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How fast-rising magma contributed to deadly volcano

Magma from the deadly eruption of Irazú in Costa Rica decades ago, recently helped researchers better understand quickly erupting volcanos. Now scientists hope to learn more by investigating other volcanic sites.

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Does this mean that monitoring volcanoes for earthquakes more than 10 miles deep could provide early warning of impending eruptions? Not for every volcano, the researchers said. [Countdown: History's Most Destructive Volcanoes]

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Potential for eruption forecasting

Irazú volcano is an arc volcano, rising above a subduction zone where two of Earth's tectonic plates collide and one dives into the mantle. Some of the most massive eruptions in history came from arc volcanoes in the Pacific Ocean's "Ring of Fire," which tower above subduction zones.

Ruprecht and co-author Terry Plank are now analyzing olivine crystals from other arc volcanoes — including those in Alaska's Aleutian Islands, Chile and Tonga — for signs of fast-rising magma. "It's clearly in every arc we've looked in. [But] in terms of an arc setting, I don't think every second volcano will have it. It will be fewer than that," Ruprecht said. Looking at more volcanoes will also help researchers understand why some melts are rabbit-quick, while others rise like tortoises.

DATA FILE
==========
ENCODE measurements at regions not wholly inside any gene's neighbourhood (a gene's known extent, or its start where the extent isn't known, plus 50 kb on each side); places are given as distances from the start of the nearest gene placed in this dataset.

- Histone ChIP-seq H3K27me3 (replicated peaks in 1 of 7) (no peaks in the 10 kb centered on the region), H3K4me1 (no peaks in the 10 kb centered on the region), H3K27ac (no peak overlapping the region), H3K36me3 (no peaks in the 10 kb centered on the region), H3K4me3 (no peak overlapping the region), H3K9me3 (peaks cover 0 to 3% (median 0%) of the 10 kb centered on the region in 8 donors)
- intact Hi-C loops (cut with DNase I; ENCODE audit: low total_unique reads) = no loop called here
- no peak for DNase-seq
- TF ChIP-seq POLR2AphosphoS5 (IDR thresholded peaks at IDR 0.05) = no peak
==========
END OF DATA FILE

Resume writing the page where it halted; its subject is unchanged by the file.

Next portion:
But most monitoring systems are laid out to look at shallow depths (6 miles, or 10 km), where magma and hot fluids force their way upward before an eruption, so new networks would have to be built to monitor the deeper goings-on. (These systems currently provide weeks to months of warning before an eruption.) And volcanologists would need to figure out how to predict eruptions from deep earthquakes without too many false alarms.

"Perhaps at volcanoes like Irazú and others like it, you could focus part of your efforts on looking for these deep signatures and know that in at least a year, you could expect an eruption," Kent said. "That's pretty useful from a hazards evaluation standpoint, but trying to figure out when a volcano might next erupt is a very risky game and very difficult to do."

Email Becky Oskin or follow her @beckyoskin. Follow us @OAPlanetFacebook & Google+. Original article on LiveScience's OurAmazingPlanet.

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